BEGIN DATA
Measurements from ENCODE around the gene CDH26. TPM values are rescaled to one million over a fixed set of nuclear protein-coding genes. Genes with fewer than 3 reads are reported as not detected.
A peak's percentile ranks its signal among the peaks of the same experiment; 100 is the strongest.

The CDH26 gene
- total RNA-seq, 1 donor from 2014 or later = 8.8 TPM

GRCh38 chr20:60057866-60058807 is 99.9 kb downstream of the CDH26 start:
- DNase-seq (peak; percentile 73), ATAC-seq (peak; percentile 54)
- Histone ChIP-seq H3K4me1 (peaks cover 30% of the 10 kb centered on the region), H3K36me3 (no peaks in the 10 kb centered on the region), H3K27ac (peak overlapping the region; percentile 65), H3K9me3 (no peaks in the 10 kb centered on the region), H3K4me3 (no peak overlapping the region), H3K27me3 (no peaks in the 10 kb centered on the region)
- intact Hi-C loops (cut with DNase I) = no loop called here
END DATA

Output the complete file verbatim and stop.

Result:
Measurements from ENCODE around the gene CDH26. TPM values are rescaled to one million over a fixed set of nuclear protein-coding genes. Genes with fewer than 3 reads are reported as not detected.
A peak's percentile ranks its signal among the peaks of the same experiment; 100 is the strongest.

The CDH26 gene
- total RNA-seq, 1 donor from 2014 or later = 8.8 TPM

GRCh38 chr20:60057866-60058807 is 99.9 kb downstream of the CDH26 start:
- DNase-seq (peak; percentile 73), ATAC-seq (peak; percentile 54)
- Histone ChIP-seq H3K4me1 (peaks cover 30% of the 10 kb centered on the region), H3K36me3 (no peaks in the 10 kb centered on the region), H3K27ac (peak overlapping the region; percentile 65), H3K9me3 (no peaks in the 10 kb centered on the region), H3K4me3 (no peak overlapping the region), H3K27me3 (no peaks in the 10 kb centered on the region)
- intact Hi-C loops (cut with DNase I) = no loop called here